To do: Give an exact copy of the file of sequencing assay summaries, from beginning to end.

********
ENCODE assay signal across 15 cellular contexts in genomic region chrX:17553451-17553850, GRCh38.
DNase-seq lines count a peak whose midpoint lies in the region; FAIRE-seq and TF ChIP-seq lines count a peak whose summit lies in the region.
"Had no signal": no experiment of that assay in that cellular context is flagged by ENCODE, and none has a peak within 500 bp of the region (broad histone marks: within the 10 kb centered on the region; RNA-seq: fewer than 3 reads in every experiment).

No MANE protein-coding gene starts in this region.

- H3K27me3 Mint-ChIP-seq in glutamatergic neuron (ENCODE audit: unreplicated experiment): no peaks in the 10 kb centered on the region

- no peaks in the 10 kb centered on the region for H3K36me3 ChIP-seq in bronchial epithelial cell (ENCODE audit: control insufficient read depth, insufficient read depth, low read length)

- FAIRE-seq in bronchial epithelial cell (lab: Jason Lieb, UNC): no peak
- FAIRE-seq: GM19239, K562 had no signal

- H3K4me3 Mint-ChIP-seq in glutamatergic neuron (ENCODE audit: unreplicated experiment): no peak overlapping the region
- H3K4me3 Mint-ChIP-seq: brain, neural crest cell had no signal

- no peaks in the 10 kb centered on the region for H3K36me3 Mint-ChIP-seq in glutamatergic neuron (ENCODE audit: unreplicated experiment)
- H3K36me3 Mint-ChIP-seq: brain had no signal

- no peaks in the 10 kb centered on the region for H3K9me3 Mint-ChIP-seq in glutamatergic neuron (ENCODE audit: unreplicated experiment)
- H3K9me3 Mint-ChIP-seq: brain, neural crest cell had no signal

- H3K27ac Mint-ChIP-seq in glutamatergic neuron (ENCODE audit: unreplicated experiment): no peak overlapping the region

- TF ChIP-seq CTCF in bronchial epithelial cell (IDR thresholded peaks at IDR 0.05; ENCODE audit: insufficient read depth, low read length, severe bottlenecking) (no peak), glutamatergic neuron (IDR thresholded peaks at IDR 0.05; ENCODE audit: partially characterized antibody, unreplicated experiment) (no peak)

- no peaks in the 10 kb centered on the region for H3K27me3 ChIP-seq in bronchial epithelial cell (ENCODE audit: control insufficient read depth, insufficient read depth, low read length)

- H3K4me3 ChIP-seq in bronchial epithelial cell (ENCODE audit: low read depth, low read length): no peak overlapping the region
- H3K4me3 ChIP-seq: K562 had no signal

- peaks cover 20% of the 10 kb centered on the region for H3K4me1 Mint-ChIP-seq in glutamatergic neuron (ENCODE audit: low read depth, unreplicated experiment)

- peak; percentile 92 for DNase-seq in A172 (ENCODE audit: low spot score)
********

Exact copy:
ENCODE assay signal across 15 cellular contexts in genomic region chrX:17553451-17553850, GRCh38.
DNase-seq lines count a peak whose midpoint lies in the region; FAIRE-seq and TF ChIP-seq lines count a peak whose summit lies in the region.
"Had no signal": no experiment of that assay in that cellular context is flagged by ENCODE, and none has a peak within 500 bp of the region (broad histone marks: within the 10 kb centered on the region; RNA-seq: fewer than 3 reads in every experiment).

No MANE protein-coding gene starts in this region.

- H3K27me3 Mint-ChIP-seq in glutamatergic neuron (ENCODE audit: unreplicated experiment): no peaks in the 10 kb centered on the region

- no peaks in the 10 kb centered on the region for H3K36me3 ChIP-seq in bronchial epithelial cell (ENCODE audit: control insufficient read depth, insufficient read depth, low read length)

- FAIRE-seq in bronchial epithelial cell (lab: Jason Lieb, UNC): no peak
- FAIRE-seq: GM19239, K562 had no signal

- H3K4me3 Mint-ChIP-seq in glutamatergic neuron (ENCODE audit: unreplicated experiment): no peak overlapping the region
- H3K4me3 Mint-ChIP-seq: brain, neural crest cell had no signal

- no peaks in the 10 kb centered on the region for H3K36me3 Mint-ChIP-seq in glutamatergic neuron (ENCODE audit: unreplicated experiment)
- H3K36me3 Mint-ChIP-seq: brain had no signal

- no peaks in the 10 kb centered on the region for H3K9me3 Mint-ChIP-seq in glutamatergic neuron (ENCODE audit: unreplicated experiment)
- H3K9me3 Mint-ChIP-seq: brain, neural crest cell had no signal

- H3K27ac Mint-ChIP-seq in glutamatergic neuron (ENCODE audit: unreplicated experiment): no peak overlapping the region

- TF ChIP-seq CTCF in bronchial epithelial cell (IDR thresholded peaks at IDR 0.05; ENCODE audit: insufficient read depth, low read length, severe bottlenecking) (no peak), glutamatergic neuron (IDR thresholded peaks at IDR 0.05; ENCODE audit: partially characterized antibody, unreplicated experiment) (no peak)

- no peaks in the 10 kb centered on the region for H3K27me3 ChIP-seq in bronchial epithelial cell (ENCODE audit: control insufficient read depth, insufficient read depth, low read length)

- H3K4me3 ChIP-seq in bronchial epithelial cell (ENCODE audit: low read depth, low read length): no peak overlapping the region
- H3K4me3 ChIP-seq: K562 had no signal

- peaks cover 20% of the 10 kb centered on the region for H3K4me1 Mint-ChIP-seq in glutamatergic neuron (ENCODE audit: low read depth, unreplicated experiment)

- peak; percentile 92 for DNase-seq in A172 (ENCODE audit: low spot score)